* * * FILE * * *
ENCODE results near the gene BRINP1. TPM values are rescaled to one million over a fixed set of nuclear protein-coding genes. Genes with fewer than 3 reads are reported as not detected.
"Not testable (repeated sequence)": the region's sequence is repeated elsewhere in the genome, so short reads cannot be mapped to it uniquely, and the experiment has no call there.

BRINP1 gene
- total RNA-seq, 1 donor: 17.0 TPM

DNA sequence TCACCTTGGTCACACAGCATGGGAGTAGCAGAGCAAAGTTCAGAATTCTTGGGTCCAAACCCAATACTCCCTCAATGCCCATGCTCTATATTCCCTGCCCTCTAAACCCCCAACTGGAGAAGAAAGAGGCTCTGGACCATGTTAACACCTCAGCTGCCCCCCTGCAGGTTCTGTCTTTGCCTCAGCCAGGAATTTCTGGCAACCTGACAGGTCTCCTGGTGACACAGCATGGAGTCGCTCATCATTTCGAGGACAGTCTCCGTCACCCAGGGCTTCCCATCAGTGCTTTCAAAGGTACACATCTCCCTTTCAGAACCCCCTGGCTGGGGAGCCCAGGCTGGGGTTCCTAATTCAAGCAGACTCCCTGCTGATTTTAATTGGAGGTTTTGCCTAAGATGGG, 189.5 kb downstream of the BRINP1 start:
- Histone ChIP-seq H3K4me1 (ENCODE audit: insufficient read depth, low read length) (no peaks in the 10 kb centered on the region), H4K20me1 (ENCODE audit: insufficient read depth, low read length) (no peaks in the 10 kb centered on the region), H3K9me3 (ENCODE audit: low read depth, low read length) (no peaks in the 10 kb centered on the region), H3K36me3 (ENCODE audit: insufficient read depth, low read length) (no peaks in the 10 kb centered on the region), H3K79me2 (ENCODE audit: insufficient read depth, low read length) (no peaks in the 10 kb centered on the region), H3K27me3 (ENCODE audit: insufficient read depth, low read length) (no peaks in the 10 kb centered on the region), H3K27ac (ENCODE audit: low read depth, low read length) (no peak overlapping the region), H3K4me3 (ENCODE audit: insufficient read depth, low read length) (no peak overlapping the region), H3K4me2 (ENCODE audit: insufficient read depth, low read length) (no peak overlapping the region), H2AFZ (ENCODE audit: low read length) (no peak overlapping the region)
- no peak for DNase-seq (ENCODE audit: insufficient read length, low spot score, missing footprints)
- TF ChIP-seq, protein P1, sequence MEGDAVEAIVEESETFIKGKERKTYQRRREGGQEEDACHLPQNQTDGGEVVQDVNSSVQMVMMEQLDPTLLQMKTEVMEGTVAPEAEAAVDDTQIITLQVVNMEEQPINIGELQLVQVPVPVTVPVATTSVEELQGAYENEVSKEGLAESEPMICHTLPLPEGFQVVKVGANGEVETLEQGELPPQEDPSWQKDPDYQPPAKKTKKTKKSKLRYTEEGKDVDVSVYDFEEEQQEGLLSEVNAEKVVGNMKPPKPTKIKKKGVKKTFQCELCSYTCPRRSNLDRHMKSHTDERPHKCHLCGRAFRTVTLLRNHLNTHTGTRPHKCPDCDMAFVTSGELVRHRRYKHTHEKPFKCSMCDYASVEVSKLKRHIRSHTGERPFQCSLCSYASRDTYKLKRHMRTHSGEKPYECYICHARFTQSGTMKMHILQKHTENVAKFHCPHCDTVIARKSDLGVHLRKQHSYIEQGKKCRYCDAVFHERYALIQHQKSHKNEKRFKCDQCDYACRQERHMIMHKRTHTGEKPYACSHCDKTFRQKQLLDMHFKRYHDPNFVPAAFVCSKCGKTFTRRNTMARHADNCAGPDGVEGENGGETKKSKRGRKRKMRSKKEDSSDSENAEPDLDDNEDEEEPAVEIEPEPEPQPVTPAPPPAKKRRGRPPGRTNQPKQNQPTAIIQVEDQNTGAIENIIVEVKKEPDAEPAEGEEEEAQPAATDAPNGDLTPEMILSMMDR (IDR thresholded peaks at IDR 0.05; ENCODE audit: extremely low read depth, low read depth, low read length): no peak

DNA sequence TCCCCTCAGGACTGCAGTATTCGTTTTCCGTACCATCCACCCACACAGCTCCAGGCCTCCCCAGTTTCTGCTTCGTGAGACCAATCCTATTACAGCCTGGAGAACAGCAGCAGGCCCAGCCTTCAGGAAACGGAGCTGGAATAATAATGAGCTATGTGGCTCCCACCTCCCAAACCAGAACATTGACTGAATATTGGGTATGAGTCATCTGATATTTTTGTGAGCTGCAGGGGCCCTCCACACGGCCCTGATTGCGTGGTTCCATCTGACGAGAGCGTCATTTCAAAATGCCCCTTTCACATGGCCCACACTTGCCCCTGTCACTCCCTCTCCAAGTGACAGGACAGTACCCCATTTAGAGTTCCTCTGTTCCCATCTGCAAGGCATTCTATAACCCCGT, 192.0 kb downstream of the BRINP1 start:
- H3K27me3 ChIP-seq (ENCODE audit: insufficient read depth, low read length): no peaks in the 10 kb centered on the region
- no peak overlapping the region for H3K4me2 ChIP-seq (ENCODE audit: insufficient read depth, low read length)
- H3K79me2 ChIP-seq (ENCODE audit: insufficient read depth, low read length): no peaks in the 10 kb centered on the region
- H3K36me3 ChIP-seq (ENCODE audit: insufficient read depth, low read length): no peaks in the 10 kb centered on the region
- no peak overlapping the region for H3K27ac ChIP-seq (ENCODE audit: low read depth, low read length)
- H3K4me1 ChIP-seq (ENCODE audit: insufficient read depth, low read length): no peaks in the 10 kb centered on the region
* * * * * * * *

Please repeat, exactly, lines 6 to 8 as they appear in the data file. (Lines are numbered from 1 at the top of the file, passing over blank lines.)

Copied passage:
- Histone ChIP-seq H3K4me1 (ENCODE audit: insufficient read depth, low read length) (no peaks in the 10 kb centered on the region), H4K20me1 (ENCODE audit: insufficient read depth, low read length) (no peaks in the 10 kb centered on the region), H3K9me3 (ENCODE audit: low read depth, low read length) (no peaks in the 10 kb centered on the region), H3K36me3 (ENCODE audit: insufficient read depth, low read length) (no peaks in the 10 kb centered on the region), H3K79me2 (ENCODE audit: insufficient read depth, low read length) (no peaks in the 10 kb centered on the region), H3K27me3 (ENCODE audit: insufficient read depth, low read length) (no peaks in the 10 kb centered on the region), H3K27ac (ENCODE audit: low read depth, low read length) (no peak overlapping the region), H3K4me3 (ENCODE audit: insufficient read depth, low read length) (no peak overlapping the region), H3K4me2 (ENCODE audit: insufficient read depth, low read length) (no peak overlapping the region), H2AFZ (ENCODE audit: low read length) (no peak overlapping the region)
- no peak for DNase-seq (ENCODE audit: insufficient read length, low spot score, missing footprints)
- TF ChIP-seq, protein P1, sequence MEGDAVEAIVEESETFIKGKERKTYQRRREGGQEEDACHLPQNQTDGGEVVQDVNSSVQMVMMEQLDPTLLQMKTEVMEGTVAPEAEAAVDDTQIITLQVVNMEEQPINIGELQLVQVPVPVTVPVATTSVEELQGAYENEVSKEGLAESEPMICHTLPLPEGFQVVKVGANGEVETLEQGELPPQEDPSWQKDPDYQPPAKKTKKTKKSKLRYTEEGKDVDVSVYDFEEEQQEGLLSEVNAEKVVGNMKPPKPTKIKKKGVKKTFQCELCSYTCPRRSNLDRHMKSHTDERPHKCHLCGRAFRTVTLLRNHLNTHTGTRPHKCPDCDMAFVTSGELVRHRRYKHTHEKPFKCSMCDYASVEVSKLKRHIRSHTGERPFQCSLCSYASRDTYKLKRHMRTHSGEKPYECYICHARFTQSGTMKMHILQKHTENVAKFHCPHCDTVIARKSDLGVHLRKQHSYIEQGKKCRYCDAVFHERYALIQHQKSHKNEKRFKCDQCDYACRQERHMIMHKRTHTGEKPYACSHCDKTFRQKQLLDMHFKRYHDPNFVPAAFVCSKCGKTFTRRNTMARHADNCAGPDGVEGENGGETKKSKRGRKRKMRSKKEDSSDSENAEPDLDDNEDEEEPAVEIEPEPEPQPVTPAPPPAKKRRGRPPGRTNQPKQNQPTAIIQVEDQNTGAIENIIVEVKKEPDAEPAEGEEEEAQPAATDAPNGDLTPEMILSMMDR (IDR thresholded peaks at IDR 0.05; ENCODE audit: extremely low read depth, low read depth, low read length): no peak